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Aims and learning outcomes

What is the purpose of the lecture?

  • Is it to motivate the learners so that they appreciate the importance of the subject material in the overall scheme of things? 
  • Or is it to transmit a body of information not readily attainable elsewhere? 
  • Or is it to teach the learner some important concepts and principles?
  • Or is it to act as a reference point in the course, for example consolidating learning from small group teaching or providing revision material for an assessment?

If the purpose of the lecture includes two or more of these, it should be structured to deal with the purposes sequentially, not concurrently, and adequate time will need to be allowed for each component.

Carefully thought-out learning outcomes are essential before preparing a lecture.

  • What do you want the audience to learn?
  • What are the key concepts that need to be addressed?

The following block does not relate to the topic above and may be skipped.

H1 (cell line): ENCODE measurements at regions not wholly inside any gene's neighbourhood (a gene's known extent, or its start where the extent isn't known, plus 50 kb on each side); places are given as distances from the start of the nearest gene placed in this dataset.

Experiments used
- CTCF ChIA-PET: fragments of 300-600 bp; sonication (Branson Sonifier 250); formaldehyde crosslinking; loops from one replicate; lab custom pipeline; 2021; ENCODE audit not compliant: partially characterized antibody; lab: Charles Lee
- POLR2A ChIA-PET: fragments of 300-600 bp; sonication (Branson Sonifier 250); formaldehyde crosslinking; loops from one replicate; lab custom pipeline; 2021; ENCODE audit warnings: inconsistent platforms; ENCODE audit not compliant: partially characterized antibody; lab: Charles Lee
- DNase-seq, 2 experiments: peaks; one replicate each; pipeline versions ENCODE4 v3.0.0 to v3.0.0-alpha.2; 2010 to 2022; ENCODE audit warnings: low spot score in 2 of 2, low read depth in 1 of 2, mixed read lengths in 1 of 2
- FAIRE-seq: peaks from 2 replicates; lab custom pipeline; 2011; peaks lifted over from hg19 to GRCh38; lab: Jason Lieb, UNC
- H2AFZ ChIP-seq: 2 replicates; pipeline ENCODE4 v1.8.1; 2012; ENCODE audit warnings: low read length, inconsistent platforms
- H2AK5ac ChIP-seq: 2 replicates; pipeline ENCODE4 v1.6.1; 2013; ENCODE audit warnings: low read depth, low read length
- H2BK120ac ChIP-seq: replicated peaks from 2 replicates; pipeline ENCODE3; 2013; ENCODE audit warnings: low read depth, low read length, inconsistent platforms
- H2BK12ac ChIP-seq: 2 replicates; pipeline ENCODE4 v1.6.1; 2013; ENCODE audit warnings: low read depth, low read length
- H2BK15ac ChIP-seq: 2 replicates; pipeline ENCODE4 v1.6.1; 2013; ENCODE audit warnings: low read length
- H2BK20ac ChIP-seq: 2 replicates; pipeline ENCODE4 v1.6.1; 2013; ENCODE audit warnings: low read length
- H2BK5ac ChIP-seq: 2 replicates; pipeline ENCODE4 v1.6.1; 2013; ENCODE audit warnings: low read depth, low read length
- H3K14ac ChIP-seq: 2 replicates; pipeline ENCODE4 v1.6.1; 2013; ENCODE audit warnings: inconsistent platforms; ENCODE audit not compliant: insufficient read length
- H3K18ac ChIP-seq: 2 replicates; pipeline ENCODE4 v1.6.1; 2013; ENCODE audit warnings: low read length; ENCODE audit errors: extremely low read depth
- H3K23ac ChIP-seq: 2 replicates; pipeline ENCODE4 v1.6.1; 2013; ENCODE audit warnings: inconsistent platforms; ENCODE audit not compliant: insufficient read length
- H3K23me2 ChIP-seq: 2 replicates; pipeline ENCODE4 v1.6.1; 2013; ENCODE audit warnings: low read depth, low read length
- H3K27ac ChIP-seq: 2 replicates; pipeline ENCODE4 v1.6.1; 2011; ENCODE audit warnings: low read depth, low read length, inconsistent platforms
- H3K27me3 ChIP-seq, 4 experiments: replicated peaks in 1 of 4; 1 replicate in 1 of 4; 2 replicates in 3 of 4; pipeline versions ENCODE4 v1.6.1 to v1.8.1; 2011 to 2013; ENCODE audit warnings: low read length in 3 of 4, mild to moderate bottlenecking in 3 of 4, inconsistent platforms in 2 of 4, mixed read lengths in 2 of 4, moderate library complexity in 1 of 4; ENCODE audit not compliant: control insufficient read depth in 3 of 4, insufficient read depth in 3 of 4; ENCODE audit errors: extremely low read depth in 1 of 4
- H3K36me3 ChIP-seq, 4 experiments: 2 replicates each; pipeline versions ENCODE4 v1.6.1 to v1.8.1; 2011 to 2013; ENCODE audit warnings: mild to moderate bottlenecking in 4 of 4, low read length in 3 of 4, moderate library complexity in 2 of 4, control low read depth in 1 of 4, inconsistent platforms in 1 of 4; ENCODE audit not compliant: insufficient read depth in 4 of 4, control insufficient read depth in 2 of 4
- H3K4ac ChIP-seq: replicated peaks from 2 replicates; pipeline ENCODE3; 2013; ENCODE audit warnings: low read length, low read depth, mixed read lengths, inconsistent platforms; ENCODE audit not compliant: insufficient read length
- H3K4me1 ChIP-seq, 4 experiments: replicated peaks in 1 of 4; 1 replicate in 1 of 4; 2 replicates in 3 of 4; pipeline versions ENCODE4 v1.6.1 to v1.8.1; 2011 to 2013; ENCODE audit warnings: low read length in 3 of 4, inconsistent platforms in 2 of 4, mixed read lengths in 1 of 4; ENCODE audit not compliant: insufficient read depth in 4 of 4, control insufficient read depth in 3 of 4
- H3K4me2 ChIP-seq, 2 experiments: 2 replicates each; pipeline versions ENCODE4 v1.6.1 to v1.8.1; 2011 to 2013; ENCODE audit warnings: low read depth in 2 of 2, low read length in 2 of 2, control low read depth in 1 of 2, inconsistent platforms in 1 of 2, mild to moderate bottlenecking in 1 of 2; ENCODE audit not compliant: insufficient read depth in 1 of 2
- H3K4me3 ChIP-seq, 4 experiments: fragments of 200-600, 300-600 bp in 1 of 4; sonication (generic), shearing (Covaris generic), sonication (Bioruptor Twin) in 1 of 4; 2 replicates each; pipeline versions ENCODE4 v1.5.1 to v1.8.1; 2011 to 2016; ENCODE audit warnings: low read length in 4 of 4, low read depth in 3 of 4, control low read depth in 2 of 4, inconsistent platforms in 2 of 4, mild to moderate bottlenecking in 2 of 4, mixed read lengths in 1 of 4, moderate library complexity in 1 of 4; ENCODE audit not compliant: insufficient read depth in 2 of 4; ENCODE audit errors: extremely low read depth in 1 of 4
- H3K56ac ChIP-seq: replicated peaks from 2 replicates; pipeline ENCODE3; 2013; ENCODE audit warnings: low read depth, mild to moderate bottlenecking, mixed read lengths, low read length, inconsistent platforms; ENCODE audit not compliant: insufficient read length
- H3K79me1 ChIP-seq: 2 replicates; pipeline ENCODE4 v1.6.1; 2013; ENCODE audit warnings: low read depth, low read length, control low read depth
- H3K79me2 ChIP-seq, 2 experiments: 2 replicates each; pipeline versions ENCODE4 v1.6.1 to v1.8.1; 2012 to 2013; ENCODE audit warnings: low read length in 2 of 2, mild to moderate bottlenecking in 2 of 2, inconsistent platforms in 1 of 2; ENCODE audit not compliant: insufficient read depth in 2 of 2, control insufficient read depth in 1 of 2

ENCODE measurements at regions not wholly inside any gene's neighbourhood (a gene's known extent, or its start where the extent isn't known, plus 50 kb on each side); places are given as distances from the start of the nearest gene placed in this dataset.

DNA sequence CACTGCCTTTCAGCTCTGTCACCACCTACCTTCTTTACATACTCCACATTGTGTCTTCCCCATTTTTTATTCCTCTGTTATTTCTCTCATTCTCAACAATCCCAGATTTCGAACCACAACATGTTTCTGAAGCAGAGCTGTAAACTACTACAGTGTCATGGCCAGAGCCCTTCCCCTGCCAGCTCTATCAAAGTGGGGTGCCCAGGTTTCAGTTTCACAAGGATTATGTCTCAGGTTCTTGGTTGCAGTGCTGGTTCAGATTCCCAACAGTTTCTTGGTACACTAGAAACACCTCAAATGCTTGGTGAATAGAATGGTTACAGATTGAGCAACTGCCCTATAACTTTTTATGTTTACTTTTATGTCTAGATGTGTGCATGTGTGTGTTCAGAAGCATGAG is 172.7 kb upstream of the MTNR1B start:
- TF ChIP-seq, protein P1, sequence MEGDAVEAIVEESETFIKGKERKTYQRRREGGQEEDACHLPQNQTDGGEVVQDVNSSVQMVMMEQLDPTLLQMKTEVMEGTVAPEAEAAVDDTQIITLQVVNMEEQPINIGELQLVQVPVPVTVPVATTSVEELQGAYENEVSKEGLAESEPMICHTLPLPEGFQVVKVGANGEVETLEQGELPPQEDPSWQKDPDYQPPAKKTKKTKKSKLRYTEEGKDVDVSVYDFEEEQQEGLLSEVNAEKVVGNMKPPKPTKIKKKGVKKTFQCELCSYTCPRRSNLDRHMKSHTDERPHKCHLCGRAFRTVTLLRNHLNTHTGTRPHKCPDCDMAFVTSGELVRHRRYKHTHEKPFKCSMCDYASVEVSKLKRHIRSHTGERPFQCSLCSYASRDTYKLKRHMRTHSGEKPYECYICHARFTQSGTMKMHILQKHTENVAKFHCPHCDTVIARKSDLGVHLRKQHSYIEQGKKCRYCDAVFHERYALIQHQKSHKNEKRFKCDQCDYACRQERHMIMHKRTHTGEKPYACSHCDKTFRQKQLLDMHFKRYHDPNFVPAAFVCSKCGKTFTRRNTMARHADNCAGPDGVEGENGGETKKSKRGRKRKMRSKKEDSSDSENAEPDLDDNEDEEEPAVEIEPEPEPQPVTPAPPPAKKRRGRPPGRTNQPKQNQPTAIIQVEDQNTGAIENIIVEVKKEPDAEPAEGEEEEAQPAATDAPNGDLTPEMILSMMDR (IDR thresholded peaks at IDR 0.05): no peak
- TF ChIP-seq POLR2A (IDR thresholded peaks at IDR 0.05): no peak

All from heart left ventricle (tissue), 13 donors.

• What essential skills and competencies should participants have on leaving the lecture?
  • How will all this be clearly communicated to the audience?

See ‘Lesson planning checklist’ in the Teachers’ toolkit for ideas on how to plan and structure a teaching session.

Careful attention to these questions will help to define the structure, content and teaching methods you choose for the lecture. If, for example, your aim is to present new knowledge and concepts, then the ‘classic’ lecture structure might be the first choice (Figure 1); alternatively, if the aim is to present a number of different approaches to a particular problem, the method and structure could be quite different (Figure 2).

Figure 1

Aims one

Figure 2

Aims two

This technique is suited to a lecture in which the purpose is to get students/trainees to learn and model approaches to problem solving. The opening statement of the problem may take the form of a real-life clinical situation or case history. Students/trainees are led through a consideration of a variety of possible solutions. This method is good for encouraging audience participation.
Thinking points

  • How does a recent talk or lecture you have attended fit into these models?
  • What about your own teaching, have you consciously or unconsciously used a structure like this?

 

 

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Further information

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Learning activities

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